|Example 2D spectrum of a crosspeak due to energy transfer. The crosspeak arises an initial excitation of mode A and so appears along frequency A on the pump axis. Energy then transfer from mode A to mode B before the arrival of the probe pulse, so it appears at frequency B along the probe axis. In a pump-probe spectrum, the crosspeak would overlap with and be obscured by the diagonal peaks from mode B.|
Vibrational Polaritons: Throwing Away a Standard Assumption
Spectroscopists often study systems where they assume that they are observing the vibrations or electronic excitations of a target molecule. Light excites the system but only weakly interacts with it, giving spectroscopic information about the molecular response.
But in a recent paper in Science, the Xiong group used ultrafast spectroscopy and pulse shaping to study a system where one can’t tell where the “light” ends and the “molecule” begins. By placing molecules in an optical microcavity whose length is tuned to match the frequency of light, they have created a system where photons and molecular vibrations mix to form a hybrid state called a vibrational polariton.
Mixing Light and Matter: Why Does It Matter?
Moving from molecular vibrations to vibrational polaritons completely changes how vibrational energy flows through the system. Normally, energy trapped in molecular vibrations moves through the molecule,and is deposited in the solvent as heat. Transfer of vibrational energy between molecules (population transfer) is rare.
The polaritons created by the Xiong group, however, showed highly efficient energy transfer between different molecules, much faster than transfer to the solvent.
This type of efficient intermolecular vibrational energy transfer is essential for pushing forward several frontiers of chemistry: Bose–Einstein condensation of vibrational polaritons (“lasing without inversion”), remote energy transfer (in semiconductors and photovoltaics), intra-cavity chemistry, and others.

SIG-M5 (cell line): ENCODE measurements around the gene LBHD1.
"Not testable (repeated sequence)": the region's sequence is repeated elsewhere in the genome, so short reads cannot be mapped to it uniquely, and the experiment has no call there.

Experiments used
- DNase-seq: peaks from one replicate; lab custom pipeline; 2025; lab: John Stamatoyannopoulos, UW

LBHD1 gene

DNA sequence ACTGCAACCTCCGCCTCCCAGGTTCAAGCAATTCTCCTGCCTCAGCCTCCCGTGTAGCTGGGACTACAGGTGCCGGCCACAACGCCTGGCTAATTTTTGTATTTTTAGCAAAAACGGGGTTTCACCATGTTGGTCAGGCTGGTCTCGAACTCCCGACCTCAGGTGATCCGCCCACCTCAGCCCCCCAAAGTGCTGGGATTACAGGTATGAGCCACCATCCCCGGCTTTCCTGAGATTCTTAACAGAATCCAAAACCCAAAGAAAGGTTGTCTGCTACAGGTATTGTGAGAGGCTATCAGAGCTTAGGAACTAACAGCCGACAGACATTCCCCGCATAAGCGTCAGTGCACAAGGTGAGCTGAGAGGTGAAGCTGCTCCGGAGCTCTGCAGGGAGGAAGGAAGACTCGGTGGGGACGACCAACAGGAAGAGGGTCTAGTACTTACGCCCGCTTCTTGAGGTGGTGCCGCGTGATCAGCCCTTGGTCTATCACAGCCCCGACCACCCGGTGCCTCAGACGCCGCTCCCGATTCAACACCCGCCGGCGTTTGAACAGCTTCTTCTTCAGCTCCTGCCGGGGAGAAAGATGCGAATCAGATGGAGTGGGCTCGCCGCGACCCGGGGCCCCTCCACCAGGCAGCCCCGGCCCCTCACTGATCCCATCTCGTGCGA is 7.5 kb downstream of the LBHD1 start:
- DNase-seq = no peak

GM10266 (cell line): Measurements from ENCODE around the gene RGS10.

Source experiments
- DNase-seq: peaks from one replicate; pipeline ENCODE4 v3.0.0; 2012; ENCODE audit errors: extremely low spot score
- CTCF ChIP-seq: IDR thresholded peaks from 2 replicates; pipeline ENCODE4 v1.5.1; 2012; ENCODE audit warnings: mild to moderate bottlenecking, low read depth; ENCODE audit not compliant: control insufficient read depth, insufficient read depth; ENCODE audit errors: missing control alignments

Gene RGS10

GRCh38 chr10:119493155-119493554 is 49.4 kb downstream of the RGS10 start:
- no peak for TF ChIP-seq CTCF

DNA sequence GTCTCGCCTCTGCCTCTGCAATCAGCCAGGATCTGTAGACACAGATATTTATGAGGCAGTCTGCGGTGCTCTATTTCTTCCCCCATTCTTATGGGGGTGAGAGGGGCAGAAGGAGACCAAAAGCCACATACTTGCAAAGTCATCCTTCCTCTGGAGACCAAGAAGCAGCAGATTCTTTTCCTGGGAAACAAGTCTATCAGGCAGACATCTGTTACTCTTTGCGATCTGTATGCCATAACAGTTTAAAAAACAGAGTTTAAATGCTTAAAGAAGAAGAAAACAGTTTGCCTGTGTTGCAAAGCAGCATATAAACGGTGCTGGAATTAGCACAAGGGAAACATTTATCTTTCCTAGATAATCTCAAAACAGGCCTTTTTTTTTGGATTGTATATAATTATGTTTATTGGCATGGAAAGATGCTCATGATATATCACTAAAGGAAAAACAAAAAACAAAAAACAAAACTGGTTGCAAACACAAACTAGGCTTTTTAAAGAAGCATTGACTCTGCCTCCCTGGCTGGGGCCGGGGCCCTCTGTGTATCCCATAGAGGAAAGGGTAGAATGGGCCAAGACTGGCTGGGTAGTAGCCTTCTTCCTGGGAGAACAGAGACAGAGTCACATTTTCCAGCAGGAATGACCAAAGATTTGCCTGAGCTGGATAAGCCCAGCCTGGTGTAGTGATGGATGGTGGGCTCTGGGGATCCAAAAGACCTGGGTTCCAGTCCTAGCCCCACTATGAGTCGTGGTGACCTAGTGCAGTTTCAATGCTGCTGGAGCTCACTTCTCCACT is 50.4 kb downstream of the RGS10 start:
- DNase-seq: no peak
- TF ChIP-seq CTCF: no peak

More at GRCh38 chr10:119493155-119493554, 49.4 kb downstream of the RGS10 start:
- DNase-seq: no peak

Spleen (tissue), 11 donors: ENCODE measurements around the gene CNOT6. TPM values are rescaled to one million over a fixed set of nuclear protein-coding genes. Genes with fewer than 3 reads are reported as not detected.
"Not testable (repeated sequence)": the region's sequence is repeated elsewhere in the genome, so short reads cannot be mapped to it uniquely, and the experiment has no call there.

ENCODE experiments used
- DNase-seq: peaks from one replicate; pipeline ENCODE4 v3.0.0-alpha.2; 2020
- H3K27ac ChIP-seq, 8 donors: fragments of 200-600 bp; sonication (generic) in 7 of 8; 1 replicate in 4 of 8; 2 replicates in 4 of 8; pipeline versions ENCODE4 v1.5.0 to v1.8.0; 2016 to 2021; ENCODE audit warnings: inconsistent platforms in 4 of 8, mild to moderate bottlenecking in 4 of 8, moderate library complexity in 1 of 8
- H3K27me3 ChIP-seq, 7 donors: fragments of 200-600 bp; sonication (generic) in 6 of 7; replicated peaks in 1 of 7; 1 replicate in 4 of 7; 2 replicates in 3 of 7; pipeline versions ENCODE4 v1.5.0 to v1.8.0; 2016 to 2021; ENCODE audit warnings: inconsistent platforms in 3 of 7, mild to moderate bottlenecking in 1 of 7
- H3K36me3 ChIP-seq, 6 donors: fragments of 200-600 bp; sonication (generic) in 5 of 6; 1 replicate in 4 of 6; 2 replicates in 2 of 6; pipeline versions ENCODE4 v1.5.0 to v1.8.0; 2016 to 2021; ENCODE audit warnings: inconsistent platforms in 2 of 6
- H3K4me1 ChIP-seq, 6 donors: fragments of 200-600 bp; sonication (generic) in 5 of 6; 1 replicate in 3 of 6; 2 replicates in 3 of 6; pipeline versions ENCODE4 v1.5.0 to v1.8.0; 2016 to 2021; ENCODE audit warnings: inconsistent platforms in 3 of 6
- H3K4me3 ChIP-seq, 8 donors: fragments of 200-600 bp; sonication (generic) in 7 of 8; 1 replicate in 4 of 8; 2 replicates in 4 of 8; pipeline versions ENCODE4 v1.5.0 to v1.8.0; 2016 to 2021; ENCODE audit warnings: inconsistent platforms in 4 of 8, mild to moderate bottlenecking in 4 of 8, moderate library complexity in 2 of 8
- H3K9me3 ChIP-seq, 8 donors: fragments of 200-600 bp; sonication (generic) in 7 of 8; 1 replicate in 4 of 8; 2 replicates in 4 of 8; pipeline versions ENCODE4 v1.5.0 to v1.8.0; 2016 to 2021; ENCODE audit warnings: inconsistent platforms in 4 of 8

Where Does Ultrafast Pulse Shaping Fit In?
The Xiong group used coherent two-dimensional infrared spectroscopy (2D IR) to directly observe the ultrafast vibrational energy transfer, and to distinguish it from competing effects like direct coupling of the high and low energy polariton modes.
The presence of crosspeaks in the 2D IR spectrum of the polariton showed vibrational energy transfer between the two systems, as energy that started in the delocalized high energy mode flowed downhill to the delocalized low energy mode.
Crosspeaks are broadly useful for studying many different chemical systems. They show connections between vibrations, which are related to molecular structure. They have been widely used in studying the biophysics of proteins and nucleic acids, as well as interaction between small molecules. Crosspeaks also improve spectral resolution and enhance detection of weaker vibrations through coupling to stronger modes. Crosspeaks have been used in studying proteins, ultrafast chemical exchange of small molecules, equilibrium dynamics in thermally populated vibrations, vibrational energy transfers, Fermi resonances, and delocalized vibrational excitons. The ability to detect crosspeaks is one of the advantages of 2D spectroscopy over traditional pump-probe measurements.
IR pulse shaping allowed the Xiong group to convert an existing pump-probe spectrometer to a 2D IR spectrometer, without which these experiments would have been impossible. Specifically, the pulse shaper generated two IR pump pulses from a single pump pulse and scanned the delay between them - the core approach to a 2D experiment. Using an IR pulse shaper also allowed the use of phase cycling and rotating frame techniques to the pulses, both of which improve signal-to-noise. You can read more about all of these ideas in the links below.
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